A systematic search for changing-look quasars in SDSS-II using difference spectra

B. Potts, C. Villforth

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Abstract

Context. Changing-look quasars (CLQs) are active galactic nuclei (AGN) showing extreme variability that results in a transition from type 1 to type 2 AGN. The short timescales of these transitions present a challenge to the unified model of AGN and the physical processes causing these transitions remain poorly understood. CLQs also provide interesting samples for the study of AGN host galaxies since the central emission disappears almost entirely. Aims. Previous searches for CLQs have utilised photometric variability or SDSS classification changes to systematically identify CLQs; this approach may miss lower luminosity CLQs. In this paper, we aim to use spectroscopic data to asses if analysis difference spectra can be used to detect further CLQs that have been missed by photometric searches. Methods. We searched SDSS-II DR 7 repeat spectra for sources that exhibit either a disappearance or appearance of both broad line emission and accretion disc continuum emission by directly analysing the difference spectrum between two epochs of observation. Results. From a sample of 24 782 objects with difference spectra, our search yielded six CLQs within the redshift range 0:1 6 z - 0:3, including four newly identified sources. Spectral analysis indicates that changes in the accretion rate can explain the changing-look behaviour. While a change in dust extinction fits the changes in the spectral shape, the timescales of the changes observed are too short for obscuration from torus clouds. Conclusions. Using difference spectra was shown to be an effective and sensitive way to detect CLQs. We recover CLQs an order of magnitude lower in luminosities than those found by photometric searches and achieve higher completeness than spectroscopic searches relying on pipeline classification.

Original languageEnglish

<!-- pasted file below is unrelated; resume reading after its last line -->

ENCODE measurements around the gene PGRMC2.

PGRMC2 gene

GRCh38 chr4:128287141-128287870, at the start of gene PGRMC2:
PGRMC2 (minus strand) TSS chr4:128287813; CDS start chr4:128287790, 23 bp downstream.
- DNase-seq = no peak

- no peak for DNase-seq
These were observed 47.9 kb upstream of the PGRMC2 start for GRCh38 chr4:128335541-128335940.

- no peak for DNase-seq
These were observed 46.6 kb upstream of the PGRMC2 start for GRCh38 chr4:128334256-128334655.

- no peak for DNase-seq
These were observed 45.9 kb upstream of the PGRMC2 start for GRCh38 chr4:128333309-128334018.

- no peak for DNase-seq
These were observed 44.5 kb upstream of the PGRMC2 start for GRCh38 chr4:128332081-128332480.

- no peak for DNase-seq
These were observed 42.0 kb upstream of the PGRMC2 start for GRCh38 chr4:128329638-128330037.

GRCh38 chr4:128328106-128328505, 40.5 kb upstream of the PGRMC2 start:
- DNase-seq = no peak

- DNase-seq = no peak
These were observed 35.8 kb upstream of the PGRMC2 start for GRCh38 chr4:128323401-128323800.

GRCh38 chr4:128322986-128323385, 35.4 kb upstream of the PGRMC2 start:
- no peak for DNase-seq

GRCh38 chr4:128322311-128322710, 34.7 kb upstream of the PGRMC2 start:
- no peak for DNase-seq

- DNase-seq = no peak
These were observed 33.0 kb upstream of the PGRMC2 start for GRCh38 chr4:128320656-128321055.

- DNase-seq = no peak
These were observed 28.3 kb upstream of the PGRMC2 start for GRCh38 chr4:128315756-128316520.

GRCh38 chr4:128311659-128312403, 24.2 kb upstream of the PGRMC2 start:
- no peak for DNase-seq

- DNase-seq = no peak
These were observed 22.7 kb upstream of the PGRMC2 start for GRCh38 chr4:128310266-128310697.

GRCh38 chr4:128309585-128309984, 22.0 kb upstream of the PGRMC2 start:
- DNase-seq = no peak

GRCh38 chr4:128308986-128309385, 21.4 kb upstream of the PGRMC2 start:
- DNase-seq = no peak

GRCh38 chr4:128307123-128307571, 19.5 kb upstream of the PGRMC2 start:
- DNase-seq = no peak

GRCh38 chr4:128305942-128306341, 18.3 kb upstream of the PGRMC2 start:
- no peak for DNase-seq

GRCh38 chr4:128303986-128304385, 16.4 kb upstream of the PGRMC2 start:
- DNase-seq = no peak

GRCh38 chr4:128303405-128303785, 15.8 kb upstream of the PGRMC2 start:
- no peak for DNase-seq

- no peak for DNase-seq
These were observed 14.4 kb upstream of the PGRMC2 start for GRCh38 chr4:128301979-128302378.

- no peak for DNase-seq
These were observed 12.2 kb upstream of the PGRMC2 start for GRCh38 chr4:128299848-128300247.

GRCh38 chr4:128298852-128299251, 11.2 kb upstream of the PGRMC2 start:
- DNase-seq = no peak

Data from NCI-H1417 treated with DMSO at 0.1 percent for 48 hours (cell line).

Article numberA33
JournalAstronomy & Astrophysics
Volume650
DOIs
Publication statusPublished - 30 Jun 2021

Bibliographical note

Funding Information:
Acknowledgements. We thank the anonymous referee for helpful comments. We acknowledge Benjamin Pickford for his contribution to developing the sample selection method and confirming the six CLQs in the sample. Funding for the SDSS and SDSS-II has been provided by the Alfred P. Sloan Foundation, the Participating Institutions, the National Science Foundation, the US Department of Energy, the National Aeronautics and Space Administration, the Japanese Monbukagakusho, the Max Planck Society, and the Higher Education Funding Council for England. The SDSS Web Site is http://www.sdss.org/. The SDSS is managed by the Astrophysical Research Consortium for the Participating Institutions. The Participating Institutions are the American Museum of Natural History, Astrophysical Institute Potsdam, University of Basel, University of Cambridge, Case Western Reserve University, University of Chicago, Drexel University, Fermilab, the Institute for Advanced Study, the Japan Participation Group, Johns Hopkins University, the Joint Institute for Nuclear Astrophysics, the Kavli Institute for Particle Astrophysics and Cosmology, the Korean Scientist Group, the Chinese Academy of Sciences (LAMOST), Los Alamos National Laboratory, the Max-Planck-Institute for Astronomy (MPIA), the Max-Planck-Institute for Astrophysics (MPA), New Mexico State University, Ohio State University, University of Pittsburgh, University of Portsmouth, Princeton University, the United States Naval Observatory, and the University of Washington.

Publisher Copyright:
© 2021 EDP Sciences. All rights reserved.

Keywords

  • Accretion
  • Accretion disks
  • Galaxies: active

ASJC Scopus subject areas

  • Astronomy and Astrophysics
  • Space and Planetary Science

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